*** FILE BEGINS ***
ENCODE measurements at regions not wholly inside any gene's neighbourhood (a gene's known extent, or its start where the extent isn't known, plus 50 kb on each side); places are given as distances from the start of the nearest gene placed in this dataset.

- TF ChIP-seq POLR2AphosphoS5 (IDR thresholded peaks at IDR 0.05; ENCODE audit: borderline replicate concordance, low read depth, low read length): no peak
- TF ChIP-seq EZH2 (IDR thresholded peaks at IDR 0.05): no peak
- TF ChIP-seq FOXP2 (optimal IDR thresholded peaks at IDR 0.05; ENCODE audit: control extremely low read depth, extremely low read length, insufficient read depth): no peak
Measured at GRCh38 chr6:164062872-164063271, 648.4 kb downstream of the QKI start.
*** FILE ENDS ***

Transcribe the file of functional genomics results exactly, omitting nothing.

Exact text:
ENCODE measurements at regions not wholly inside any gene's neighbourhood (a gene's known extent, or its start where the extent isn't known, plus 50 kb on each side); places are given as distances from the start of the nearest gene placed in this dataset.

- TF ChIP-seq POLR2AphosphoS5 (IDR thresholded peaks at IDR 0.05; ENCODE audit: borderline replicate concordance, low read depth, low read length): no peak
- TF ChIP-seq EZH2 (IDR thresholded peaks at IDR 0.05): no peak
- TF ChIP-seq FOXP2 (optimal IDR thresholded peaks at IDR 0.05; ENCODE audit: control extremely low read depth, extremely low read length, insufficient read depth): no peak
Measured at GRCh38 chr6:164062872-164063271, 648.4 kb downstream of the QKI start.